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RE: The :min-width/:max-width pseudo-classes

From: François REMY <francois.remy.dev@outlook.com>
Date: Fri, 22 Mar 2013 23:36:38 +0100
Message-ID: <DUB002-W5248AD2FB35A2F00331640A5D40@phx.gbl>
To: Elliott Sprehn <esprehn@gmail.com>
CC: Boris Zbarsky <bzbarsky@mit.edu>, Tab Atkins Jr. <jackalmage@gmail.com>, "www-style@w3.org" <www-style@w3.org>
> if (element.offsetWidth >= 500) 
>   element.classList.add("width-500"); 
> else if (element.offsetWidth >= 200) 
>   element.classList.add("width-200"); 
> else 
>   element.classList.add("width-default"); 

I don't want to be pessimistic, but your approach seems even worse to me than a more complex layout process. Suppose that the document contains "N" local viewports. Firstly, an initial layout is done (this layout will be wrong since the classes will not be initialized). 

At this point, the frame is rendered, then the resize events of the local viewports are going to be fired. When the first one is handled, the offsetWidth call will probably be cheap, since the layout will likely be conserved accross frames (but I can imagine that in the case of animations, this may not be the case)).

However, as soon as you modify the class, you make the layout dirty. When the next resize event is called, getting 'offsetWidth' will trigger a new layout. Then adding a class will make it unworth. Then again for the N-2 next ones. This means that every single layout must be done "N" times.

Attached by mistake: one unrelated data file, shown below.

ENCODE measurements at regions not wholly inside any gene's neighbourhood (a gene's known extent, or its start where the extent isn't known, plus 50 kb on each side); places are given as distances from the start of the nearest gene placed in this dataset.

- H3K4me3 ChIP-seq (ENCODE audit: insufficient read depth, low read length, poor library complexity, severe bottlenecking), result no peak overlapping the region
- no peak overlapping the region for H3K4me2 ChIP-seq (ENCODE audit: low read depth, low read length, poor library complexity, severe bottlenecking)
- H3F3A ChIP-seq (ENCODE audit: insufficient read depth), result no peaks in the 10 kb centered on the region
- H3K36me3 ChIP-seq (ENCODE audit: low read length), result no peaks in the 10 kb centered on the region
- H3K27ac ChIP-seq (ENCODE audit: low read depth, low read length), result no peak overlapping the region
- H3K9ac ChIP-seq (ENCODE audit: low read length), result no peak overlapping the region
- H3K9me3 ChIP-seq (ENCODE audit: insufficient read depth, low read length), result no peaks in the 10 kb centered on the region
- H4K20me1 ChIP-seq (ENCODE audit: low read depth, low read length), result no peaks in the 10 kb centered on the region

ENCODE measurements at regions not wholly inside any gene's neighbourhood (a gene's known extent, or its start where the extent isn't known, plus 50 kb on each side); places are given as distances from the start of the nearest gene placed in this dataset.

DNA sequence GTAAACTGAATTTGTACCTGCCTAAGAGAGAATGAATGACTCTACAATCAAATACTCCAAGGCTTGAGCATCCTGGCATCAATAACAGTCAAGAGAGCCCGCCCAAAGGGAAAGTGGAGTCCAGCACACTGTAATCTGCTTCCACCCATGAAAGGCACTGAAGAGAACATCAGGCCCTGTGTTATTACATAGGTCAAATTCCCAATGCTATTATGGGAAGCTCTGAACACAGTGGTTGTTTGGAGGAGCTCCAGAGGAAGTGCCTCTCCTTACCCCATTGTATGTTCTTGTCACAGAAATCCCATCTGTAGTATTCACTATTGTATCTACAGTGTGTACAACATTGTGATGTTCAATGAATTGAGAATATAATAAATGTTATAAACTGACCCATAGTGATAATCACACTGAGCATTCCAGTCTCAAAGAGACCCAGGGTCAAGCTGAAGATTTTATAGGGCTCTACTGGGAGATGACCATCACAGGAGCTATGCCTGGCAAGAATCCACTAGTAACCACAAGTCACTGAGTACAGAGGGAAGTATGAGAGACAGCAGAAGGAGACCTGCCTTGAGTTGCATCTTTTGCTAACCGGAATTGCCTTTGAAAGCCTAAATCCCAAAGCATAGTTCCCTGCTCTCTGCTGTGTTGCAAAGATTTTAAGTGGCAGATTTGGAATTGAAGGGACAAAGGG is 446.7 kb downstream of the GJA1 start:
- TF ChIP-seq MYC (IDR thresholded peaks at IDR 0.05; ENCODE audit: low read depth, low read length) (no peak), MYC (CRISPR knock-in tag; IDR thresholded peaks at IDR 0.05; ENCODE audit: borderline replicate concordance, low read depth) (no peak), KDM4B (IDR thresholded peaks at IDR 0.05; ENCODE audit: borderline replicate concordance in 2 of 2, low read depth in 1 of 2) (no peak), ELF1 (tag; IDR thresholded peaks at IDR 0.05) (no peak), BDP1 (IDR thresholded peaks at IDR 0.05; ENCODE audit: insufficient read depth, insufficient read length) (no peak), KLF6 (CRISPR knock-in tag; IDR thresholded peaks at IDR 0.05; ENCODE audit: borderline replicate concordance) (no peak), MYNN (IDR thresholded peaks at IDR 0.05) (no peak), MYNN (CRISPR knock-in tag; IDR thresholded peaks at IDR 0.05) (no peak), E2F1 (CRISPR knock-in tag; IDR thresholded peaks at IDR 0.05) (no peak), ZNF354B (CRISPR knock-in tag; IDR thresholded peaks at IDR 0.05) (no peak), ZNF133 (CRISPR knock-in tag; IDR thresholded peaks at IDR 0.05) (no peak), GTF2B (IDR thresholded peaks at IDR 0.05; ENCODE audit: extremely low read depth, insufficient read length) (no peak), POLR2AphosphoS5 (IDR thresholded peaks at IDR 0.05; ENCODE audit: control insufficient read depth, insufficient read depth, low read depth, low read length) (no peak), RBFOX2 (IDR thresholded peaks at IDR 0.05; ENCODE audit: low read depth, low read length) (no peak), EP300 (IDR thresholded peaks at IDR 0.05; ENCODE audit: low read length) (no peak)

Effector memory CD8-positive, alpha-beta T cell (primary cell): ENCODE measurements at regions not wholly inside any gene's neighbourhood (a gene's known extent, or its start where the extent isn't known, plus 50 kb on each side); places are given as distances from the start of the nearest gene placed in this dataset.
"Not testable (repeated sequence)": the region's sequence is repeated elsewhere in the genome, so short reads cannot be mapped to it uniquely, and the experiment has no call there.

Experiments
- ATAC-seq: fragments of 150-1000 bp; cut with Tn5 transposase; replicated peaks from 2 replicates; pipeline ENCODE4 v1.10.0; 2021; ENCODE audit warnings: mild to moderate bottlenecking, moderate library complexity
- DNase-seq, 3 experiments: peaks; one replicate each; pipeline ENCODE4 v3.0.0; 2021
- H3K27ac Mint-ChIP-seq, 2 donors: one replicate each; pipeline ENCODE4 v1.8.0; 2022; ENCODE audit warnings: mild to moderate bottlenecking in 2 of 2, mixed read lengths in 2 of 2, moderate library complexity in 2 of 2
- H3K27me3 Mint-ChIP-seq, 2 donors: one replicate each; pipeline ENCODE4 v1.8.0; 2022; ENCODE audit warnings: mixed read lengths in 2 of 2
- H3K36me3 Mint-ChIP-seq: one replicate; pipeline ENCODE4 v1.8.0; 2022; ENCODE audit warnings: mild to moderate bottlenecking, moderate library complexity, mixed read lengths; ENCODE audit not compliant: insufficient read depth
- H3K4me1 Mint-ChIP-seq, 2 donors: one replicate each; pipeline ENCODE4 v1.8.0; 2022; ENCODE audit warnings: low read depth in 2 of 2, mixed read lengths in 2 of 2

This is the approach developers are going to take anyway (except that the resize events aren't standardized yet and they will use polyfills, so the quality will vary from browser to browser) but I don't think this is particularly good. Also, you can't put any guarantee on what is being done, developers could well do unfortunate things without knowing it, like changing the layout of a parent element and triggering a lot of subsidiary relayouts.

> I'd oppose this feature unless we could figure out how to make it 
> scoped such that you can layout all non-nested viewports in parallel 
> (just like iframes). 

This is my objective as well. To achieve this, we could possibly rely on historical values in the cases that are difficult to evaluate, or restrict them. If named flows are a problem, we could restrict them so that they can't be inserted across the boundaries of a viewport. 

However, I don't see any issue with insertion points since Shadow DOM happens before any layout and is completely static.

There's a real need for :min-width/:max-width for web components and local viewports is the most promising approach till now. But I agree that if it's not to have good performances, it isn't worthwhile. 		 	   		  
Received on Friday, 22 March 2013 22:37:07 UTC

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